US investors are bracing for declining office and retail valuations this year and next. A survey of managers, advisors and researchers conducted by the Pension Real Estate Association in August found that respondents expect appreciation returns of -15.4 percent and -6.8 percent for retail and office, respectively, through 2020, followed by -5.9 percent and -3.5 percent in 2021. With those two property types making up the bulk of many portfolios, total returns are expected to hit -2.7 percent this year and 2.5 percent next year before bouncing back to 7.3 percent in 2022.
While most real estate assets, both public and private, have seen values stagnate or decline this year, data centers have thrived. Given the increased need for computing power during shelter-in-place, these assets proved to be essential infrastructure. Subsequently, investors have gravitated toward this sector, particularly in the fast-growing and short-supplied Asia-Pacific region. The Abu Dhabi Investment Authority, for one, was an anchor investor in a $1.3 billion data center fund launched by Gaw Capital. ADIA, the sovereign wealth fund, topped PERE’s Global Investor rankings yet again, this time at $62 billion.
In North America, public pensions are also expanding pre-existing partnerships. In early September, the Canada Pension Plan, number 11 on the GI 100 ranking with $33 billion committed to real estate, made a seed investment of 25 billion Japanese yen ($240 million; €200 million) into GLP’s Japan Income Fund, an open-end vehicle targeting logistics assets. CPP has been a joint venture partner for the Singaporean industrial specialist since 2011.
The Teachers’ Retirement System of Texas, number 19 in the GI 100 with $22.2 billion in real estate, is attempting to emulate the success of Canada’s pensions by engaging in more direct deals. This year, TRS’s principal investments program surpassed 50 percent of its total real estate holdings. During its July board meeting, Eric Lang, senior managing director of the private markets program, says the pension’s exposure to rental housing and logistics has positioned it well for the current crisis.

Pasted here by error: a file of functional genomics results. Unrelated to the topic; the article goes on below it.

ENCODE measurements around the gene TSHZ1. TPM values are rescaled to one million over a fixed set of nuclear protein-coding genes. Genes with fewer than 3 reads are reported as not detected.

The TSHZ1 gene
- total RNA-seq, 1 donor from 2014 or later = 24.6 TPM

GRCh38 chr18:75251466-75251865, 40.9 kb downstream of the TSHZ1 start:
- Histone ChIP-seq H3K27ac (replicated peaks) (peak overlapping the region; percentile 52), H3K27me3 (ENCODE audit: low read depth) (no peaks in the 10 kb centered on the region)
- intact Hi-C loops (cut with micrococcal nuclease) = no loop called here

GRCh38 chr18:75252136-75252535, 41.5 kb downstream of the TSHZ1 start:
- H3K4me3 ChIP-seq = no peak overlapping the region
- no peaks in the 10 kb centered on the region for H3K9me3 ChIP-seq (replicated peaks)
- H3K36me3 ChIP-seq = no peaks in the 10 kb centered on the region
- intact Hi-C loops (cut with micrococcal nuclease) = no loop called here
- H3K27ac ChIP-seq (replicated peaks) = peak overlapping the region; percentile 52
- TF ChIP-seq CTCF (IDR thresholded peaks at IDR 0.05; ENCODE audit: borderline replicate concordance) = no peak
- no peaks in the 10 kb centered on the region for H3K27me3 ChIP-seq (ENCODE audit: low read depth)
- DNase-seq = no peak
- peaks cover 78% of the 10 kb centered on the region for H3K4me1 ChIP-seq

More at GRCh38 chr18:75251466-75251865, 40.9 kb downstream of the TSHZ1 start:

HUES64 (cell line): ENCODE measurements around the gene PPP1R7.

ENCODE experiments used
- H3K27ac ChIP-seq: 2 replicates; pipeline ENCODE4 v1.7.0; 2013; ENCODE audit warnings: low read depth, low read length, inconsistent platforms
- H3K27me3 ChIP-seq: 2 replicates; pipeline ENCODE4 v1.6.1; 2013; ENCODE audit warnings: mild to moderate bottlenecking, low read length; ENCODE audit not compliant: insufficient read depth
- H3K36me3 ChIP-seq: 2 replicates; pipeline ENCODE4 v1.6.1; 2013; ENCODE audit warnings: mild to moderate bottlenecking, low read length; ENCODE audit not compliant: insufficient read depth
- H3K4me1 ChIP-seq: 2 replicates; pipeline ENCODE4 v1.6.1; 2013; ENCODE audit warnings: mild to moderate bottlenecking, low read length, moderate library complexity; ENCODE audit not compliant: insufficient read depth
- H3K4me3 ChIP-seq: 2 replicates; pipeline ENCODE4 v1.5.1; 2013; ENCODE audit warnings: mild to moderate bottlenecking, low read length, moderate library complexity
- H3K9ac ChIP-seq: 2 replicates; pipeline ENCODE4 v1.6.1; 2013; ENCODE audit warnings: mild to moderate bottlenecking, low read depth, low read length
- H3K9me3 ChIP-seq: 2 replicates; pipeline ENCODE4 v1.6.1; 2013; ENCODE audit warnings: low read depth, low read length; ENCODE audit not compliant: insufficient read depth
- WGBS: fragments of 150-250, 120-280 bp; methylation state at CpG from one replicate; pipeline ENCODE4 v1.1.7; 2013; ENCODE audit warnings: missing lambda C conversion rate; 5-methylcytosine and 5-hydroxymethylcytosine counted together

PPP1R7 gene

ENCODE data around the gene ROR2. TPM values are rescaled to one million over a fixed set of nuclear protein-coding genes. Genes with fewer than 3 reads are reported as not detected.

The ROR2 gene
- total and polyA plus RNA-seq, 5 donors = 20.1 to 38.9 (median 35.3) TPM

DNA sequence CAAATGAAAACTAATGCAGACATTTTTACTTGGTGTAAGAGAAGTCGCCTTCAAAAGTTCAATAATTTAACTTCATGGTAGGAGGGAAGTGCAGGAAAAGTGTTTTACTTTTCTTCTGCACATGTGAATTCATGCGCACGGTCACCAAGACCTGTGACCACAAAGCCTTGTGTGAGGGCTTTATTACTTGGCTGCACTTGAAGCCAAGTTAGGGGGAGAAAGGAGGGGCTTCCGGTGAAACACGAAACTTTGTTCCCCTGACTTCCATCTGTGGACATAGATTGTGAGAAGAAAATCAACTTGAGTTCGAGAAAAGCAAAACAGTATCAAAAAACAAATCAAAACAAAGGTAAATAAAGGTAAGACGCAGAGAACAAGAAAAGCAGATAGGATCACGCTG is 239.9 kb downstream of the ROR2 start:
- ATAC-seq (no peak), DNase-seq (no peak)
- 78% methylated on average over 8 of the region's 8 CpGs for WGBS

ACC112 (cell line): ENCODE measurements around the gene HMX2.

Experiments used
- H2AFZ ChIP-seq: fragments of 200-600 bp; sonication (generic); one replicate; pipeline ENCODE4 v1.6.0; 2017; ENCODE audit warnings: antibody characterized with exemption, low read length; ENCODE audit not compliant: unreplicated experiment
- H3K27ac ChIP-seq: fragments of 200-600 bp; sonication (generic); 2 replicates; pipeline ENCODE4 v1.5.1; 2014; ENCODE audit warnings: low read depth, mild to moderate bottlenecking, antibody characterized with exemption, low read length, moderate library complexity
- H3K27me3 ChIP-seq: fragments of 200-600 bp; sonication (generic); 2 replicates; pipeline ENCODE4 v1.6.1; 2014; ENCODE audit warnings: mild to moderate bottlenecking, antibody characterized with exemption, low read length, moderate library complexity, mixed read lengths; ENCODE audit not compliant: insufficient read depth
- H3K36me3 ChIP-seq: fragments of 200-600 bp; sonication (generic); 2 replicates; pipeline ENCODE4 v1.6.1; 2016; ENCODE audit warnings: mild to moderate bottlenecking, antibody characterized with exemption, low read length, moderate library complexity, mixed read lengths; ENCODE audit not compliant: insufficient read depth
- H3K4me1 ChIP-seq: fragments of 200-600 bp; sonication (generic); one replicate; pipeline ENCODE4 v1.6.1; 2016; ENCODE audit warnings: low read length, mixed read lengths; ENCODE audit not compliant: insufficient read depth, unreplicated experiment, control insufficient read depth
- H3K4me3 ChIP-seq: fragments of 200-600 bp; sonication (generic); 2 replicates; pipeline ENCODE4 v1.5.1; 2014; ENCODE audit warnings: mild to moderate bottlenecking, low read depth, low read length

“We have never been big retail investors [or] hotel investors,” Lang said during the meeting. “We aren’t changing our style any. We’re still going to go where we think the demand is, which is industrial as well as residential because people always need a place to live and, in this new environment, with more online shopping, industrial has been a winning sector. We are concerned with some of the sectors. But the portfolio is positioned well in this environment, and any new investment, we’re stressing them quite a bit.”
Appetite for niche
Prashant Tewari, a partner with Cleveland-based Townsend Group, an advisory firm and multi-manager, says the disruption in traditional staple property types has forced more of its clients to embrace niche property types that have been positively impacted by the pandemic. “Many of the large investors have stayed away from alternate sectors within real estate. But today, because retail is not a preferred asset class and so much uncertainty surrounds office, the two largest sectors on a relative basis, it’s important to consider opportunities within sectors like data centers, medical business offices, single-family rentals, etc,” he says.
Although opportunities have been fewer, smaller investors are also hungry for niche properties and specialized strategies. Makena Capital Management, a California-based firm that invests on behalf of endowments, foundations, family offices and sovereign wealth funds, is keen on data centers and niche housing types, such as affordable, senior, student and single-family rental, head of real estate Jonathan Van Gorp says. So far, most of the $20 billion allocator’s opportunities during the pandemic have been with listed REITs.
After the longest economic expansion in recorded history, Van Gorp says the firm’s top priority for new managers is a track record of identifying quality distressed assets and acquiring them.
“There are a significant number of firms that were formed over the last five to seven years against a very healthy macroeconomic backdrop,” he says. “We’ll be placing an increased emphasis on those with a significant track record prior to that and a demonstrated ability to execute in previous periods of distress.”
Nuances can be found in institutional approaches to private real estate amid the crisis. But common to most investors is a residual desire to increase their holdings in the asset class.